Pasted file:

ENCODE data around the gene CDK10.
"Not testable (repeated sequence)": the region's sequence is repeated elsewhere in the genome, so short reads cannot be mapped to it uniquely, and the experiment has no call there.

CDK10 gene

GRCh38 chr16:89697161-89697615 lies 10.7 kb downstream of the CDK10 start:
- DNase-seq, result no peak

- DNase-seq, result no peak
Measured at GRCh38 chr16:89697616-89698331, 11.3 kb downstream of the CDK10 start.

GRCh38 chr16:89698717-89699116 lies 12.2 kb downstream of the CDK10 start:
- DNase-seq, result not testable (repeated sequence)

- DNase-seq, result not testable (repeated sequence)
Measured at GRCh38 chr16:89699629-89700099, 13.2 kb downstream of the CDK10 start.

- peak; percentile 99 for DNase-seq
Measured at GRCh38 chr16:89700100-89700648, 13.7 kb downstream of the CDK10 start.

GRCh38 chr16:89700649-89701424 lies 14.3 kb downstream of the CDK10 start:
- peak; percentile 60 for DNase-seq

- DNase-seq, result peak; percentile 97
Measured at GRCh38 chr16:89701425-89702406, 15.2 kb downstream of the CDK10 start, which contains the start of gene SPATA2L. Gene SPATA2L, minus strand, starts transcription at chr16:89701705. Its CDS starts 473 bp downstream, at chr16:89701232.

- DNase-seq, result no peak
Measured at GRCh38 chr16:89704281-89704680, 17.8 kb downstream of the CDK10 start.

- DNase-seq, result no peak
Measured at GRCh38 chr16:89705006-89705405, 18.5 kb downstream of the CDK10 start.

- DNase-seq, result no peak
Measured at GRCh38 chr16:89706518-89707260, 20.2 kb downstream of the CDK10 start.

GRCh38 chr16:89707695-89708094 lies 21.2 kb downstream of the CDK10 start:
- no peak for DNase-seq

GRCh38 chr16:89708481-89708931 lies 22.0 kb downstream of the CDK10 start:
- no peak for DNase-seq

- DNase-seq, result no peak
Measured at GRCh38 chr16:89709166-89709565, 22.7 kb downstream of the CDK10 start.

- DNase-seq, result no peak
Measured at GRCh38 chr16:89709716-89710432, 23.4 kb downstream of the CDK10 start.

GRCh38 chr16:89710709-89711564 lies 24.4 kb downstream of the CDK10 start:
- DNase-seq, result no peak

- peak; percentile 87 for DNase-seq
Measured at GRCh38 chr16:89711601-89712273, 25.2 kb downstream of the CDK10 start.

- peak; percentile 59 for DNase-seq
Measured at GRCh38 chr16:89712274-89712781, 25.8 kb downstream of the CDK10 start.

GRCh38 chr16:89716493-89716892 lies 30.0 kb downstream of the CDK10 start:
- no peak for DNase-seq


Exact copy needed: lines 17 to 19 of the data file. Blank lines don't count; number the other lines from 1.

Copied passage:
Measured at GRCh38 chr16:89701425-89702406, 15.2 kb downstream of the CDK10 start, which contains the start of gene SPATA2L. Gene SPATA2L, minus strand, starts transcription at chr16:89701705. Its CDS starts 473 bp downstream, at chr16:89701232.

- DNase-seq, result no peak
Measured at GRCh38 chr16:89704281-89704680, 17.8 kb downstream of the CDK10 start.